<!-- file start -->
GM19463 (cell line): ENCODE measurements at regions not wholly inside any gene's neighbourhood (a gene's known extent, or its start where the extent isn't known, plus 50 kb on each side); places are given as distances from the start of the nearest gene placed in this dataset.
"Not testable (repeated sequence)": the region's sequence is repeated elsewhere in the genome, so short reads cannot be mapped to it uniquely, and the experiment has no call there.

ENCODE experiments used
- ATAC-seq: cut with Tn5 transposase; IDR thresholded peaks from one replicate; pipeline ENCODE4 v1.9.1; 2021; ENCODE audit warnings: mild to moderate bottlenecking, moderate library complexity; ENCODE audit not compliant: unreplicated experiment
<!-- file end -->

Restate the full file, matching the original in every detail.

GM19463 (cell line): ENCODE measurements at regions not wholly inside any gene's neighbourhood (a gene's known extent, or its start where the extent isn't known, plus 50 kb on each side); places are given as distances from the start of the nearest gene placed in this dataset.
"Not testable (repeated sequence)": the region's sequence is repeated elsewhere in the genome, so short reads cannot be mapped to it uniquely, and the experiment has no call there.

ENCODE experiments used
- ATAC-seq: cut with Tn5 transposase; IDR thresholded peaks from one replicate; pipeline ENCODE4 v1.9.1; 2021; ENCODE audit warnings: mild to moderate bottlenecking, moderate library complexity; ENCODE audit not compliant: unreplicated experiment